You’ve collected all the information you need and have empathised with your user. It’s now time to capture your findings and define a meaningful and actionable problem statement.     

The problem statement should be formulated such that it focuses on insights and needs of a particular user.  In simple terms, the Define mode is about making sense of all the information that’s in front of you.

3. Ideate

Once you’ve defined the specific challenge you’re taking on, you need to generate meaningful solutions to address that challenge.

If you’re stuck getting started, ask yourself “How-Might-We-….?” and then take it forward.

Brainstorming is one of the best ways to kick start idea generation. The group dynamics helps you build on others’ ideas to arrive at even better solutions.

In the Ideate mode, you try to come up with the broadest range of possibilities to tackle your challenge. Here, the goal is not to arrive at the final, best solution, but the only list down a wide variety of ideas. The more the number of ideas, the better.

This is where your imagination and creativity comes into play. Encourage everyone in your team to come up with new ideas.  While ideating, make sure to defer judgements and keep your critic inside you, suppressed. You can examine the merits of the ideas generated later.  

Ideation supplies the source material needed to build prototypes and innovate later on.    

Some of the most popular ways to ideate are noting down your rational thoughts, simple prototyping, bodystorming, mind-mapping and sketching.

4. Prototype

Bring multiple ideas from your ideation process into the Prototype mode. This is where you evaluate your ideas and filter down the best ones.

But how will you decide which ideas to choose and which ones to ignore? Select too many ideas and you’re left with a clutter. Leave out too many and you’re losing out on your innovation potential.

Choose a bunch of critical criteria to rate your ideas on and let your team decide which one’s are the best. Carry two or three ideas that get the most votes forward into the Prototyping stage.

You can also club a few ideas together if it’s possible. However, never forget about your insights gained during the Empathy mode and lose track of your end-user. It’s easy to get lost in your own ideas and grow an attachment towards them.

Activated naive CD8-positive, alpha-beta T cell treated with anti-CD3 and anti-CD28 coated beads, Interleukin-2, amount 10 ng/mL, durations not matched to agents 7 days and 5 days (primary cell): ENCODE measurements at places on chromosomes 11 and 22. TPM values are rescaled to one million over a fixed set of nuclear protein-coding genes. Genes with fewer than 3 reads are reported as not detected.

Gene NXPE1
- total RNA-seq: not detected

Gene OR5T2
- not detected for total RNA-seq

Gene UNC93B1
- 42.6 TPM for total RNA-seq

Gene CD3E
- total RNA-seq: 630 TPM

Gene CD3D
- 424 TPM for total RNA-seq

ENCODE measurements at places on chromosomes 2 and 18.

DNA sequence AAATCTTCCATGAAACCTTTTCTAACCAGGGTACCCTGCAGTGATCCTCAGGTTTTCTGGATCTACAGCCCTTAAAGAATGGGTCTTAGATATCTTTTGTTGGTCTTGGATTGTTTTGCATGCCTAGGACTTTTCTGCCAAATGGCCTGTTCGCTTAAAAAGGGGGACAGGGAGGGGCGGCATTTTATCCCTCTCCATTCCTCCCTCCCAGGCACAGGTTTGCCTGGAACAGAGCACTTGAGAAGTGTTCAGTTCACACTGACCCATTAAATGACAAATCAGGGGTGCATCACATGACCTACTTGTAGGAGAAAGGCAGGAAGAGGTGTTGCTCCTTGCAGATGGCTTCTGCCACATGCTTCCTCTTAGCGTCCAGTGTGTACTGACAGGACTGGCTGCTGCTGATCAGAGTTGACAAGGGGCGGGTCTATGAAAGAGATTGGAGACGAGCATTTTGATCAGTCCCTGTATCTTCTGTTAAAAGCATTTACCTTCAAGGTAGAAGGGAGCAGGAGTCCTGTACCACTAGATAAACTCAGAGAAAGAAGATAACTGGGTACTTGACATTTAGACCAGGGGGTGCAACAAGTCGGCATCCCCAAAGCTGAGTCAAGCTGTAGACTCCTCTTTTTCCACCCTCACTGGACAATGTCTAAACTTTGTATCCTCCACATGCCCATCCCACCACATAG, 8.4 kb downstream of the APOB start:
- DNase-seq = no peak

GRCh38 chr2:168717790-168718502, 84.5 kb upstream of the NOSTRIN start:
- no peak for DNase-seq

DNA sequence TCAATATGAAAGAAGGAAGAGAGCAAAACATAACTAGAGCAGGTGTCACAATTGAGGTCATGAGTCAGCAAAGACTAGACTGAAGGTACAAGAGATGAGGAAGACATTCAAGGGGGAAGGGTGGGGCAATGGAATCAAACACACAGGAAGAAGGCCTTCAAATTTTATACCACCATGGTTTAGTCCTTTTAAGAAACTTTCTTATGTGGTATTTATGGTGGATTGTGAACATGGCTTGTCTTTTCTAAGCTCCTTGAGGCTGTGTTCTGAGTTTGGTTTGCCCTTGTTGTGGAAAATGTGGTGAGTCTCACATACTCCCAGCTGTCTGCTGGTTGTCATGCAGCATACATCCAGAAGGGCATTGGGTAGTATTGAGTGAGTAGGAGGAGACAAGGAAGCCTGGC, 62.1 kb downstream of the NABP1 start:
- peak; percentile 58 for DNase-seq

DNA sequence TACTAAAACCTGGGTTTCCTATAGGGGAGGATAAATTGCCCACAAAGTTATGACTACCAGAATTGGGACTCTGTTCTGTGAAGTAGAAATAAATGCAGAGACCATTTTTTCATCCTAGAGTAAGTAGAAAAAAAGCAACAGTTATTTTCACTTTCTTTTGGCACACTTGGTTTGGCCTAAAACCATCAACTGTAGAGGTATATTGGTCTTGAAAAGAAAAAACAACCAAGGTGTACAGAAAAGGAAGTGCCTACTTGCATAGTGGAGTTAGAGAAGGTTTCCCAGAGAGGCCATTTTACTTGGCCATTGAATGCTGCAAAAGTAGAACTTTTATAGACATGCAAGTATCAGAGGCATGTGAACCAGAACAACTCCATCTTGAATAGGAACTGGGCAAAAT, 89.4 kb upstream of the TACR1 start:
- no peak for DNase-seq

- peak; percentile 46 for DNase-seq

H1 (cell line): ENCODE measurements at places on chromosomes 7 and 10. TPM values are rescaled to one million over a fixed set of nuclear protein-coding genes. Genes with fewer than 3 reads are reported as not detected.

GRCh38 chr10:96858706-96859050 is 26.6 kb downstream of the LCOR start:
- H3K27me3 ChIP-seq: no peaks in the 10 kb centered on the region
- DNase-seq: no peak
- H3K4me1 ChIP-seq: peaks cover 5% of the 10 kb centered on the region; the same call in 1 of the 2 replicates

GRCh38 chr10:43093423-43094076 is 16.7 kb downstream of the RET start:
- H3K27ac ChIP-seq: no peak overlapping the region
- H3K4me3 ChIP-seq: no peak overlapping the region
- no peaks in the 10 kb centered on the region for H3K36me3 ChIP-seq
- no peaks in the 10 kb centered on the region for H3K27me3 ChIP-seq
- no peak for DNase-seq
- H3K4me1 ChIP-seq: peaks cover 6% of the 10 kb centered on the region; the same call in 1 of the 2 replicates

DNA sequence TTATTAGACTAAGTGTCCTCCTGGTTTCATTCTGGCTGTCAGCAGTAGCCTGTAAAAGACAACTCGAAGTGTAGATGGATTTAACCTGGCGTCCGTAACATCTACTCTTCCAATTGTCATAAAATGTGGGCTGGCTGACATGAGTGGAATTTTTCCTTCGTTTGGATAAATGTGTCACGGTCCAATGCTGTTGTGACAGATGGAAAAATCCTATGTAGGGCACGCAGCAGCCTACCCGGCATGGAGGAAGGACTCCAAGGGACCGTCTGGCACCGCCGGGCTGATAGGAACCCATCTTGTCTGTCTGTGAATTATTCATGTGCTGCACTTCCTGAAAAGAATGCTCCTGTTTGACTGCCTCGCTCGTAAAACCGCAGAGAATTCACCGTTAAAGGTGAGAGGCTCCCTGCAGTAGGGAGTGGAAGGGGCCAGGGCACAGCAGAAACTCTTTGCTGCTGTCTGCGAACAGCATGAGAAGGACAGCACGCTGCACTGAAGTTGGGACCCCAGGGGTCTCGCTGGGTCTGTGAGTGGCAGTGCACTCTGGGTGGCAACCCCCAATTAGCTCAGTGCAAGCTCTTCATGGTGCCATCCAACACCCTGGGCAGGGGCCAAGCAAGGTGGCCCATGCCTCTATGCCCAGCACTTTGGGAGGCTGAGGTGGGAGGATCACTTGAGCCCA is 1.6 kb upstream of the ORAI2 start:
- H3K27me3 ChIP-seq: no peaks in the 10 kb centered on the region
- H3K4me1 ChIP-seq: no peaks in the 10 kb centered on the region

Once you and your team have agreed on the best ideas, it’s time to build a prototype. Your first prototype should be cheap and easy to make. Something which can elicit useful feedback. As your design challenge evolves with incoming inputs, the prototype can be refined too.  

So, what exactly is a prototype? It can be anything that you can interact with. Post-it notes, a storyboard, a simple gadget or even an activity. Anything that brings out emotions and responses from the user is a good bet.

You should make sure that every prototype you consider can be tested against a particular criterion.

Prototyping helps you to fail quickly and cheaply while testing a wide range of ideas and possibilities. It helps you break down a large problem into manageable chunks, simplifying the design challenge considerably.

5. Build

Building a prototype needs some materials to get started. Post-its, tape, paper, cardboard, and any other unused material lying around is enough.

It’s wise not to spend a lot of time and money on building a single prototype. Let go of it once you’ve accomplished what you want and move on to the next prototype idea.

Make sure to identify what you’re testing with each prototype. Every prototype you build should answer a question when tested. However, don’t ignore other understandings you gain from each prototype. Tangential learnings help you refine your prototypes later.  

That being said, always build the prototype with the end-user in mind. This will help you stay focused while creating the prototype.   

   

6. Test

Every prototype should be scrutinised and tested against the desired outcome. What those tests are and how to perform them with minimal errors is something that you should decide in advance, upon before building your prototype.

Test mode allows you to solicit feedback from your users and understand them better. It also lets you have another go at gaining empathy for the people you’re designing for.

Ask specific questions to your test users. If they like the prototype, ask them why they like it. If they don’t like it, ask them the same. This will help you gain insights about the person as well as develop potential solutions.

Here’s a quick tip: build your prototype assuming that it’s completely right, but test the prototype assuming that it’s totally wrong.